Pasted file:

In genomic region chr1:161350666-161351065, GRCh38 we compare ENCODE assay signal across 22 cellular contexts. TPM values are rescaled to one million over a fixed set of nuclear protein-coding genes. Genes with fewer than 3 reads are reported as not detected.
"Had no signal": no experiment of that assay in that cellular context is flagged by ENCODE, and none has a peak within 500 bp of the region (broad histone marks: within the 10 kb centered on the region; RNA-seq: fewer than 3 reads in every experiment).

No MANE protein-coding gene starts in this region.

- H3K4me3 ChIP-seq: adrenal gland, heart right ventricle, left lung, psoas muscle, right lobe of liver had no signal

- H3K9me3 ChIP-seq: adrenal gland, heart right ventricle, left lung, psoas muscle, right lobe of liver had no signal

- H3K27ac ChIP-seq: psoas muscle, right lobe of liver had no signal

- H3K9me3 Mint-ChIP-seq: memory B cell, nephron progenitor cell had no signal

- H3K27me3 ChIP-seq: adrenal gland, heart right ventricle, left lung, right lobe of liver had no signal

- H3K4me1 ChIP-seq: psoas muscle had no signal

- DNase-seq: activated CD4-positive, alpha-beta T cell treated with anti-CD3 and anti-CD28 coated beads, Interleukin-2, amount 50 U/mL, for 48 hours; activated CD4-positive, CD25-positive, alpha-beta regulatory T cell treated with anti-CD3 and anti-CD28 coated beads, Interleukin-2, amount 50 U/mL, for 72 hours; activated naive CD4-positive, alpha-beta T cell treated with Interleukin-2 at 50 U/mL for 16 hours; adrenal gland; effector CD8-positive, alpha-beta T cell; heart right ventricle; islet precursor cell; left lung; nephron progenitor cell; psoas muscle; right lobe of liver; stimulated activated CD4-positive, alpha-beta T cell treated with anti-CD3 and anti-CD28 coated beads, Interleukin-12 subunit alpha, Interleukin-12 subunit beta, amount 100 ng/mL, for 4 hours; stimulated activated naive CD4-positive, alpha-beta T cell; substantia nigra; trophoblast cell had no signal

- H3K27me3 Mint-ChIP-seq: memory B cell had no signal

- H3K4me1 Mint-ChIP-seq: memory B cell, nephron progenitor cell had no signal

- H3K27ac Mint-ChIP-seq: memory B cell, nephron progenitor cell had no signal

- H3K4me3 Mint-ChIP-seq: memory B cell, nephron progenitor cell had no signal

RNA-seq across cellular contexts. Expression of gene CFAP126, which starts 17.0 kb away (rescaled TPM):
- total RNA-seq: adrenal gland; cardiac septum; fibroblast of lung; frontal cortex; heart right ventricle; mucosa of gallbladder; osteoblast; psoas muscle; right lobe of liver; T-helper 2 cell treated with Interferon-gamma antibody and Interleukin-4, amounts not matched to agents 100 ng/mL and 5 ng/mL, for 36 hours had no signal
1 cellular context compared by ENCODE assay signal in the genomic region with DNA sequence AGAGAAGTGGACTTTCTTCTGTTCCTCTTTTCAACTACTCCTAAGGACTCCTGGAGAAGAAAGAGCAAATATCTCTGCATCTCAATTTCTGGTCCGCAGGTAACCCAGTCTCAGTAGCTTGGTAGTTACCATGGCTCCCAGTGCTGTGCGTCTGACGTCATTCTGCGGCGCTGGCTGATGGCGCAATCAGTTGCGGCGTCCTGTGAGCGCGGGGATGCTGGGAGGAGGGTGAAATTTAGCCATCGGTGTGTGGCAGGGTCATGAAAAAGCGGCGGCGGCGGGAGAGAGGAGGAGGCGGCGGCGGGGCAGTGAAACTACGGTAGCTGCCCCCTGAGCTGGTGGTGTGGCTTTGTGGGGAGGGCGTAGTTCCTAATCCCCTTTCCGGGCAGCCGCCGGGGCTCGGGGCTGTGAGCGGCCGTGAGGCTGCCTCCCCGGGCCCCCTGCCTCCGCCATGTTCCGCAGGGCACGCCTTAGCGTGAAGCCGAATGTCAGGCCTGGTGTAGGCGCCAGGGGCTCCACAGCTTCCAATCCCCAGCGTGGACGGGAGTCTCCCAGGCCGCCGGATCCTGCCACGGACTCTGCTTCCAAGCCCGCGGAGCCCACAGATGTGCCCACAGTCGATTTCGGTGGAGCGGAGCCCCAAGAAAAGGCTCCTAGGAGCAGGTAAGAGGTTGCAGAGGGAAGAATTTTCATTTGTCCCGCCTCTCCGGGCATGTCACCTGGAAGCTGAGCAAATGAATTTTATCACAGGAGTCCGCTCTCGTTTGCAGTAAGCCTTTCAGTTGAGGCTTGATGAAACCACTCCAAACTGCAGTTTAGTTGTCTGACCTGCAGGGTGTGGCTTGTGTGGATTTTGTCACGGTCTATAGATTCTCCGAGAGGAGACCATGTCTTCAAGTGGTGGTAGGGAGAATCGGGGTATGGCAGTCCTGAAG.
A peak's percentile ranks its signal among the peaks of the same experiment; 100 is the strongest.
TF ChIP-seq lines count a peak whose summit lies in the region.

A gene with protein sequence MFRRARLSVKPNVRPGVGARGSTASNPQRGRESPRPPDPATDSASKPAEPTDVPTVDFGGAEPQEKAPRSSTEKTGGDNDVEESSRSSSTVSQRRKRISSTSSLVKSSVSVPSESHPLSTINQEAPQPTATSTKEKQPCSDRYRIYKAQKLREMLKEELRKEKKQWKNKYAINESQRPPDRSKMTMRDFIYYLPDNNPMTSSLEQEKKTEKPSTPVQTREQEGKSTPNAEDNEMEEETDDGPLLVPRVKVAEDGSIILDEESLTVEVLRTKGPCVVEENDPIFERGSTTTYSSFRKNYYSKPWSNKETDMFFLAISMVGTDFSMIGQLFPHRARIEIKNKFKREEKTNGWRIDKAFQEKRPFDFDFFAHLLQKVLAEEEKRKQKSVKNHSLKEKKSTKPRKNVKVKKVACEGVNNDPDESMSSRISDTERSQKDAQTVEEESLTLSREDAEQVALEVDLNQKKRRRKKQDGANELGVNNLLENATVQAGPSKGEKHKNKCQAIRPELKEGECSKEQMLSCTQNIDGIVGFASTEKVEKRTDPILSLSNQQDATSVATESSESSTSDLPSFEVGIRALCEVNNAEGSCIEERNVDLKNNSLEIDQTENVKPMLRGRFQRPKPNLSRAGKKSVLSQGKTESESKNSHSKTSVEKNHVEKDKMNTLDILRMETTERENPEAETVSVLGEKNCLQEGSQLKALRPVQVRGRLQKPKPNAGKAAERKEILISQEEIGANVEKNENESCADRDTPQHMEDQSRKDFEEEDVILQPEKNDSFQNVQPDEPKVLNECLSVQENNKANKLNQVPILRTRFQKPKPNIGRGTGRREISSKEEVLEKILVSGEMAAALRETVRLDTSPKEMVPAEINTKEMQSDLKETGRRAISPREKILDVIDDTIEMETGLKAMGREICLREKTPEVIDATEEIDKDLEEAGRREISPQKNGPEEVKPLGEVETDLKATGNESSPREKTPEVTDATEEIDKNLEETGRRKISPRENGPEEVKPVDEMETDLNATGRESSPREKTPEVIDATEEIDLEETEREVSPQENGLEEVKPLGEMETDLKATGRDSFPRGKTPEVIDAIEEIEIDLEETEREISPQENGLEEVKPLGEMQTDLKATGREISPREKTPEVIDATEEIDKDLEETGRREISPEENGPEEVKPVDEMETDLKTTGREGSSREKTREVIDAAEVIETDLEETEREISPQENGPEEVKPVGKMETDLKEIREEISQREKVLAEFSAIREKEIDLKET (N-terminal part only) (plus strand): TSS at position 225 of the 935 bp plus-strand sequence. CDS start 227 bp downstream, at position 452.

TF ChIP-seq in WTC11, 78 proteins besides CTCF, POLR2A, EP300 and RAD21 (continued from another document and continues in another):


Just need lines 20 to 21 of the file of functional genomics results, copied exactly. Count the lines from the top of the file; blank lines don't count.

A gene with protein sequence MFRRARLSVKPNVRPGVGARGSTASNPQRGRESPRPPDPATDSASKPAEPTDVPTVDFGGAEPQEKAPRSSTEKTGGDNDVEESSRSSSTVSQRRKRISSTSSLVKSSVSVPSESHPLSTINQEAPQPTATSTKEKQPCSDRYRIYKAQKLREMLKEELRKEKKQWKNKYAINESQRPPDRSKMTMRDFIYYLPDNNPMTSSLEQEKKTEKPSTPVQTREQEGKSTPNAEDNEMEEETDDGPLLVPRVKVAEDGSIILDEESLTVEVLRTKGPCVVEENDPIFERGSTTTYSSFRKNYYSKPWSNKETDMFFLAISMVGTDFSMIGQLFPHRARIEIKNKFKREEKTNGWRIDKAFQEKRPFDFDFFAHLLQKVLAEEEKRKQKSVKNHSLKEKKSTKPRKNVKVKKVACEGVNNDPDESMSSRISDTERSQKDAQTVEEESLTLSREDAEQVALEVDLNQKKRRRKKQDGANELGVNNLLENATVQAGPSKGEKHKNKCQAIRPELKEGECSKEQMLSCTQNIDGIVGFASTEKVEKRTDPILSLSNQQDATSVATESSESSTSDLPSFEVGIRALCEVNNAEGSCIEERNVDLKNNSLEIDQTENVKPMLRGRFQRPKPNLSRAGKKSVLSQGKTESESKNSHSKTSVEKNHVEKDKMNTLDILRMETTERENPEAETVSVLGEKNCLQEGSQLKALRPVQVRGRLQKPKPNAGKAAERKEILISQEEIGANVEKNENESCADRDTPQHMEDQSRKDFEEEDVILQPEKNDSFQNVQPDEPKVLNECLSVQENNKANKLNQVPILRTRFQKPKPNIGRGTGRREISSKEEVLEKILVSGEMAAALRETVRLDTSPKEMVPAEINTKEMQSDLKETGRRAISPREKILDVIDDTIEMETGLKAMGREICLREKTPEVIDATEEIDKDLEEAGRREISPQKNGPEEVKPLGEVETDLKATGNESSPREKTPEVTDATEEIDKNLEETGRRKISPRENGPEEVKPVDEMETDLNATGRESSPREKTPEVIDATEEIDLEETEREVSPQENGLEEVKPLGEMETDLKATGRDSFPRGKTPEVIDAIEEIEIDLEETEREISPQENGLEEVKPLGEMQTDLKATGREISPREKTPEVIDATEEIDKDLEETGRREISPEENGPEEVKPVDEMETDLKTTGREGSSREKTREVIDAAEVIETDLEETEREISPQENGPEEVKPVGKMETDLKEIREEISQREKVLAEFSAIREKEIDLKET (N-terminal part only) (plus strand): TSS at position 225 of the 935 bp plus-strand sequence. CDS start 227 bp downstream, at position 452.

TF ChIP-seq in WTC11, 78 proteins besides CTCF, POLR2A, EP300 and RAD21 (continued from another document and continues in another):